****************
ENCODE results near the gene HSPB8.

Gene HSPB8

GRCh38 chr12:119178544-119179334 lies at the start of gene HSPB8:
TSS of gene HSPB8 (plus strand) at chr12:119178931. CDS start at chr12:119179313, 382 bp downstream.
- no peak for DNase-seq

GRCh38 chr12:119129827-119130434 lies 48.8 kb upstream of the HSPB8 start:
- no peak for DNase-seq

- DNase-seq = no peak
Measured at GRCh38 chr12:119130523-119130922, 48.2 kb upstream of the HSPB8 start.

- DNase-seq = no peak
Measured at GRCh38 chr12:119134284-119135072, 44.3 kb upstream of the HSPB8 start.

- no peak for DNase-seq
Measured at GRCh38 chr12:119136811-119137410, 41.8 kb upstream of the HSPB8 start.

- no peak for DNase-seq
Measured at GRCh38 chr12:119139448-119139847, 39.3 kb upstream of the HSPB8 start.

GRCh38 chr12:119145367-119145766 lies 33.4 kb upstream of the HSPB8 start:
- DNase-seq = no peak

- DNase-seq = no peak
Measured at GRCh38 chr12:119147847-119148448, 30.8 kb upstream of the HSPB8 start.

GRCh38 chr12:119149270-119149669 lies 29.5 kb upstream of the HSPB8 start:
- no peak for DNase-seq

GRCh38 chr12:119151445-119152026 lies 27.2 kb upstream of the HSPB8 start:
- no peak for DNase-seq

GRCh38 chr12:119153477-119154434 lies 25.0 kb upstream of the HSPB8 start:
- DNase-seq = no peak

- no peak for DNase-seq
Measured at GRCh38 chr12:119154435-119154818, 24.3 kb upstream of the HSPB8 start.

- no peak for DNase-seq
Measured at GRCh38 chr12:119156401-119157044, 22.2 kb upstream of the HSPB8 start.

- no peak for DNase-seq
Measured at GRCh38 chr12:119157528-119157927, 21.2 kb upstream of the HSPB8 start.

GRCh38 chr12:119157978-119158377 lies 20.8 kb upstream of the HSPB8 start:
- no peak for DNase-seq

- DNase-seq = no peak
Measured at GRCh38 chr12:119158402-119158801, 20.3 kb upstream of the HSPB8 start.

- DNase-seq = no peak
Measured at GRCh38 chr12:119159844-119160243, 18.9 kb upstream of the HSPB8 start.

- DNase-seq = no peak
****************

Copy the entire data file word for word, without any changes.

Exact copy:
ENCODE results near the gene HSPB8.

Gene HSPB8

GRCh38 chr12:119178544-119179334 lies at the start of gene HSPB8:
TSS of gene HSPB8 (plus strand) at chr12:119178931. CDS start at chr12:119179313, 382 bp downstream.
- no peak for DNase-seq

GRCh38 chr12:119129827-119130434 lies 48.8 kb upstream of the HSPB8 start:
- no peak for DNase-seq

- DNase-seq = no peak
Measured at GRCh38 chr12:119130523-119130922, 48.2 kb upstream of the HSPB8 start.

- DNase-seq = no peak
Measured at GRCh38 chr12:119134284-119135072, 44.3 kb upstream of the HSPB8 start.

- no peak for DNase-seq
Measured at GRCh38 chr12:119136811-119137410, 41.8 kb upstream of the HSPB8 start.

- no peak for DNase-seq
Measured at GRCh38 chr12:119139448-119139847, 39.3 kb upstream of the HSPB8 start.

GRCh38 chr12:119145367-119145766 lies 33.4 kb upstream of the HSPB8 start:
- DNase-seq = no peak

- DNase-seq = no peak
Measured at GRCh38 chr12:119147847-119148448, 30.8 kb upstream of the HSPB8 start.

GRCh38 chr12:119149270-119149669 lies 29.5 kb upstream of the HSPB8 start:
- no peak for DNase-seq

GRCh38 chr12:119151445-119152026 lies 27.2 kb upstream of the HSPB8 start:
- no peak for DNase-seq

GRCh38 chr12:119153477-119154434 lies 25.0 kb upstream of the HSPB8 start:
- DNase-seq = no peak

- no peak for DNase-seq
Measured at GRCh38 chr12:119154435-119154818, 24.3 kb upstream of the HSPB8 start.

- no peak for DNase-seq
Measured at GRCh38 chr12:119156401-119157044, 22.2 kb upstream of the HSPB8 start.

- no peak for DNase-seq
Measured at GRCh38 chr12:119157528-119157927, 21.2 kb upstream of the HSPB8 start.

GRCh38 chr12:119157978-119158377 lies 20.8 kb upstream of the HSPB8 start:
- no peak for DNase-seq

- DNase-seq = no peak
Measured at GRCh38 chr12:119158402-119158801, 20.3 kb upstream of the HSPB8 start.

- DNase-seq = no peak
Measured at GRCh38 chr12:119159844-119160243, 18.9 kb upstream of the HSPB8 start.

- DNase-seq = no peak